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Riot police deployed as 150 world leaders gather for Paris climate change talks

Taoiseach Enda Kenny is expected to call for an agreement that limits global temperature increases in his speech this afternoon.

Police officers patrol outside the venue of the United Nations Climate Change Conference in Le Bourget, outside Paris.
Police officers patrol outside the venue of the United Nations Climate Change Conference in Le Bourget, outside Paris.
Image: Associated Press

WORLD LEADERS TODAY launch a whirlwind day of talks in Paris, aimed at forging an elusive agreement to stave off global warming.

The summit kicks off nearly a fortnight of talks intended to end two decades of international bickering with a pact that would limit emissions of the greenhouse gases blamed for climate change.

Wide Paris-area highways usually packed with commuters have been cordoned off ahead of the conference, with riot police vans and plainclothes officers stationed around the capital and the northern suburb of Le Bourget.

Taoiseach Enda Kenny, along with Minister for the Environment Alan Kelly and Minister for Communications Minister Alex White, are joining 150 world leaders for the talks, which are taking place in a venue bristling with security and protected by some 2,800 police and troops.

His speech this afternoon is expected to call for an agreement that limits global temperature increases and highlight Ireland’s commitment to reaching EU targets for emissions reductions.

Negotiators will hold a minute of silence to remember the victims of the Paris attacks when the event officially opens at 10am Irish time.

“The fate of humanity is at stake in this conference. After the attacks in France, we have to deal with the urgent priorities and respond to the terrorist challenge but also act for the long term,” French President Francois Hollande said.

Scientists warn that unless action is taken soon, mankind will endure ever-worsening catastrophic events such as droughts that will lead to conflict and rising sea levels.

Stumbling blocks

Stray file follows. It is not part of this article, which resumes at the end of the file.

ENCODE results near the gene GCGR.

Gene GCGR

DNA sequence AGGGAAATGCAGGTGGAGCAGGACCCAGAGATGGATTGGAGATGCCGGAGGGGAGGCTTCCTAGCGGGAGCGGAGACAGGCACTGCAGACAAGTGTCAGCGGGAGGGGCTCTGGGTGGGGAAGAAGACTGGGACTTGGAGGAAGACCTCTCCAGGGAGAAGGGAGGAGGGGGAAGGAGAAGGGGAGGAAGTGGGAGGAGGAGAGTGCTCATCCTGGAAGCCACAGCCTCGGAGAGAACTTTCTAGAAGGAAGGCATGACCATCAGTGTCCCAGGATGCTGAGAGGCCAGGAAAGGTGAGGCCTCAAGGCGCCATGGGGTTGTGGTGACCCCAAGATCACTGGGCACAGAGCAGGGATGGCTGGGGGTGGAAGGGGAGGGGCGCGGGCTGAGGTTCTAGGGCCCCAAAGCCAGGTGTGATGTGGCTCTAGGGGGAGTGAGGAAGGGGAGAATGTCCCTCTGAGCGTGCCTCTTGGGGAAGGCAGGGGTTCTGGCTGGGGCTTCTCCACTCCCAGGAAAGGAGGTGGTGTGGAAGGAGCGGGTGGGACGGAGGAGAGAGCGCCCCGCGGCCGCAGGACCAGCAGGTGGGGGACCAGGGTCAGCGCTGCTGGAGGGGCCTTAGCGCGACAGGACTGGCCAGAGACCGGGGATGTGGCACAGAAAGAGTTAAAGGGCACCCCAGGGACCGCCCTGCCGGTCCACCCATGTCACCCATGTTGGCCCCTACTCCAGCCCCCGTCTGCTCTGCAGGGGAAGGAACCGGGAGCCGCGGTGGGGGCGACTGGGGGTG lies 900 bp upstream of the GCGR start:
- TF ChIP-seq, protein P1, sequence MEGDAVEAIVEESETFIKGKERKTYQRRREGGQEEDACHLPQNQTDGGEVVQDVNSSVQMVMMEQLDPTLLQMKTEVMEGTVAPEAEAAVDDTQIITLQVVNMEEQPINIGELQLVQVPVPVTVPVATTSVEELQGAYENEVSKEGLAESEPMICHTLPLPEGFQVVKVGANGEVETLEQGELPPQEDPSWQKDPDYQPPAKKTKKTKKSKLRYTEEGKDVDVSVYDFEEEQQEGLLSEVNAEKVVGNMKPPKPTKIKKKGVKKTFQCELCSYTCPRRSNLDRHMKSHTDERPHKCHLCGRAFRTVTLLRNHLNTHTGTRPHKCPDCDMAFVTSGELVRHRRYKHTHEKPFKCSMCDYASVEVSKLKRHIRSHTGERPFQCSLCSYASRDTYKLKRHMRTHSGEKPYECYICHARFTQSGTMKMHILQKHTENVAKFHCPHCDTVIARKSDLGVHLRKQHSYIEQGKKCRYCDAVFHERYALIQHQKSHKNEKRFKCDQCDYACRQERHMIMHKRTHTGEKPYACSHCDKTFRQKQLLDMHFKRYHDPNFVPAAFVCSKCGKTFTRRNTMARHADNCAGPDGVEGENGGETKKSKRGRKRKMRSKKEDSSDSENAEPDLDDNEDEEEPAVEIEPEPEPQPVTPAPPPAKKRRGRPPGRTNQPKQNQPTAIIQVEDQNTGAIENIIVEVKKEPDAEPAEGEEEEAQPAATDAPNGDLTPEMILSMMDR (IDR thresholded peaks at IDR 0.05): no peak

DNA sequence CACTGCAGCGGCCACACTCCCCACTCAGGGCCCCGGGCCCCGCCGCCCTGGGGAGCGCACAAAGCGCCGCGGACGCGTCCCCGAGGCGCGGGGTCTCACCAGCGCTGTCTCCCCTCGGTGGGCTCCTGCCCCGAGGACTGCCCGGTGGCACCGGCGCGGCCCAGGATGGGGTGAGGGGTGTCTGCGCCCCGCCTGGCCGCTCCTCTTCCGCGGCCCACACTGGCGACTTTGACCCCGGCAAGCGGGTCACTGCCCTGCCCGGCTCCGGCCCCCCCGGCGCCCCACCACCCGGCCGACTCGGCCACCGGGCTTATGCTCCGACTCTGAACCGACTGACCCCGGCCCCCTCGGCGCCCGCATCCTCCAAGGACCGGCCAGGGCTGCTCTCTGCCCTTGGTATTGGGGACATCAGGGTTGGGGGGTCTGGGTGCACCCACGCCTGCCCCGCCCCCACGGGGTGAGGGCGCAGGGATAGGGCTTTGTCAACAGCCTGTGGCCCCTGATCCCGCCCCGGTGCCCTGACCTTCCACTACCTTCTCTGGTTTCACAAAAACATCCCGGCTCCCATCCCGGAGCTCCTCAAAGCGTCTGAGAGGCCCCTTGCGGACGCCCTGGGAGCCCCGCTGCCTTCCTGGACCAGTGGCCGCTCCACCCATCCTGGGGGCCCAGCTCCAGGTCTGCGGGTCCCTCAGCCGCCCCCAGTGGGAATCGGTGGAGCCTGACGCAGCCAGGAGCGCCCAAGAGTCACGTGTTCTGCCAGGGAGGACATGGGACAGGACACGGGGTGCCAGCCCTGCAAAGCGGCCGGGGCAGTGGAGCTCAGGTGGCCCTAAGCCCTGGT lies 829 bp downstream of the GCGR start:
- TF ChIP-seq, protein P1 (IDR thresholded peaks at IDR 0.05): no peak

The United Nations has hosted annual summits to tackle the vexed global warming issue since 1995, but all previous efforts have floundered, primarily due to deep divisions between rich and poor nations.

Many poor nations insist rich countries bear the most responsibility for tackling the problem, because they have burnt the most fossil fuels since the Industrial Revolution on their way to prosperity.

But the United States and other developed nations insist more must be done by China, India and other emerging countries, which are burning increasing amounts of coal to power their fast-growing economies.

Potential stumbling blocks in Paris range from finance for climate vulnerable and poor countries, to scrutiny of commitments to curb greenhouse gases and even the legal status of the accord.

Still, important progress has been made ahead of the meeting. One of the key successes has been a process in which 183 nations have submitted voluntary action plans on how they would tackle global warming.

UN climate chief Christiana Figueres said these provide the architecture for more ambitious efforts that could eventually limit global warming to less than two degrees Celsius (3.6 degrees Fahrenheit) from pre-Industrial Revolution levels.

Two degrees C is the threshold at which scientists say the worst impacts of global warming will be inevitable.

The US and France said 20 countries will also pledge today to double their investments in clean energy.

Additional reporting by Catherine Healy.

© – AFP, 2015

Read: At least 100 arrested at Paris climate change protest

Read: Irish tourists anxious about Brussels and Paris trips

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